The engines are normally digitally and electrically controlled to provide good engine matching, RPM control and speed and temperature limiting, as well as starting, but should this system malfunction, the pilot can select manual throttle, where all of the aforesaid facilities are managed by him. We went back into the circuit to try it. One throttle was taken out of the "flight" gate and moved quickly forward and back until that engine's torque was below that of the governed engine. Since the aircraft is designed to be flown by two crew, management was uncomplicated. I kept the manual engine's torque just below that of the good engine, while Nicholson flew the aircraft down the approach to the hover and landing. I invited him to give me a running commentary on his movements of the collective lever. Once on the ground, automatic throttle was selected by pulling the throttle lever all the way back to ground idle and then pushing it forward to "flight".

We then investigated a generator failure. The warnings were obvious and the recovery drill straightforward. An engine fire will produce an aural warning, illumination of the master caution light and of the appropriate discharge button on the warning panel. The subsequent procedure is straightforward with no chance of the wrong engine being shut down. After cancelling the master caution and adjusting the power on the good engine to avoid any subsequent excessive demand, the pilot only needs to press the illuminated discharge button. This will shut down the engine, arm the system, select the correct engine, fire the first of the two extinguisher bottles and shut down the air conditioning system.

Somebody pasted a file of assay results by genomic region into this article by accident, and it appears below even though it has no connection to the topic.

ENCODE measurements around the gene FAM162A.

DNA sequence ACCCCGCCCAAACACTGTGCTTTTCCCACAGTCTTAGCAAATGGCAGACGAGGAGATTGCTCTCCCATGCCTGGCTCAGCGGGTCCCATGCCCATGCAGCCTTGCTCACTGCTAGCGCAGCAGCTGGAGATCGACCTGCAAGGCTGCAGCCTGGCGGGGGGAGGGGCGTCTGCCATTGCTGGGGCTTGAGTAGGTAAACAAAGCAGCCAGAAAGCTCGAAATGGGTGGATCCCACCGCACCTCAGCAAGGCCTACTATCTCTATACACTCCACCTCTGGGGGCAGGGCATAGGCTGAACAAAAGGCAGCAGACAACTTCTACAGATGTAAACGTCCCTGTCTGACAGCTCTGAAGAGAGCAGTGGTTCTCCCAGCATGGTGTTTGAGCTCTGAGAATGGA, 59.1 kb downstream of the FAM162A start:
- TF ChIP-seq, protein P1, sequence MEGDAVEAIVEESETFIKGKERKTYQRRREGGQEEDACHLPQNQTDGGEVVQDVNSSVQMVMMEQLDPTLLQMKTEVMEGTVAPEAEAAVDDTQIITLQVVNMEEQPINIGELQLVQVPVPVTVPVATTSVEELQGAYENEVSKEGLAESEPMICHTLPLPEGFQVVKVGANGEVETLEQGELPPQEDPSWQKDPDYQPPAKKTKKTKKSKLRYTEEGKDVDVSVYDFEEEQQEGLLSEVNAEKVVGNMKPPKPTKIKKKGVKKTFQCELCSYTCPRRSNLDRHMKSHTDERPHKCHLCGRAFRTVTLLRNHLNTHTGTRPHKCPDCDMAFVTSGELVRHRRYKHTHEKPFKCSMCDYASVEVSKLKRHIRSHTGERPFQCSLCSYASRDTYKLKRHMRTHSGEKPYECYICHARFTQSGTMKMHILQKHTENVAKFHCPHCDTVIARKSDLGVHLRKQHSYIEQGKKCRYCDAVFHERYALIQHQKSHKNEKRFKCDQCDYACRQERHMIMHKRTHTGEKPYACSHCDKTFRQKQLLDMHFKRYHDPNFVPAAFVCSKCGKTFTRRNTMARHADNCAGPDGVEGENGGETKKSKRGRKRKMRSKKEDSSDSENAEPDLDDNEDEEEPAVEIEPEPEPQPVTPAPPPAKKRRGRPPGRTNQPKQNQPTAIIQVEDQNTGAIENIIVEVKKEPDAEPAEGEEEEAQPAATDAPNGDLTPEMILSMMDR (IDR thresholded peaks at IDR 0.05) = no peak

Although autorotation is an academic exercise, since attack helicopters spend most of their working life at low level, Nicholson was happy to demonstrate one from 2,000ft with a powered recovery to the hover. He pulled one engine back, then the other. There was little rotor RPM change as he smoothly lowered the lever and adjusted our forward speed to 90kt. The presentation on the triple indicator (both power turbine speeds and rotor RPM) was excellent. The rotor RPM gradually increased to maximum and I felt Nicholson raise the lever slightly. We got a modest 2,200ft/min rate of descent. At the minimum rate of descent speed of 75kt, Nicholson assures me, it would be in the order of 1,600-1,800ft/min at our weight and height. This is remarkably low. I felt the flare bite at the bottom and we came to the hover, engines restored, with the minimum of fuss.

Fortuitously we found a slope on Odiham's airfield so I imposed on Nicholson's good nature to take the aircraft to its limits and land 10° left and right wheel on, 12° nose down and 7° nose up. If the slope is excessive, there will be no potentially damaging mast banging as the main rotor driveshaft contacts its surrounds; instead the pilot runs out of available cyclic stick.

Because the aircraft had not been refuelled prior to our flight, after 1.3h the master caution light illuminated and the warning panel showed "low fuel". As we returned to Farnborough, I brought up the fuel panel on one of my MPDs. It showed me everything I needed to know about the fuel system - the contents of each tank, total contents (all in amber), the remaining endurance to tanks dry, each engine's present fuel consumption, plus total fuel consumption and the state of the booster pumps, crossfeed and transfer operations, if any.


It is a pity that we were not allowed to take the aircraft to all of its aerodynamic limits, but those I did explore showed all aspects of aircraft handling to be benign - something less for the busy crew to worry about as they go about their most demanding of tasks.

After the initial flight of 1h 40min, followed by a shutdown, refuel, start, hover taxi and another flight of 30min, I felt confident enough to able to fly the aircraft to its limits and manage most of the operating systems, but not the weaponry, which we did not try. I also felt that, after some training and a little more practice, I could probably deal with malfunctions and emergencies. This speaks well of the Apache Longbow's design and state of development.

Source: Flight International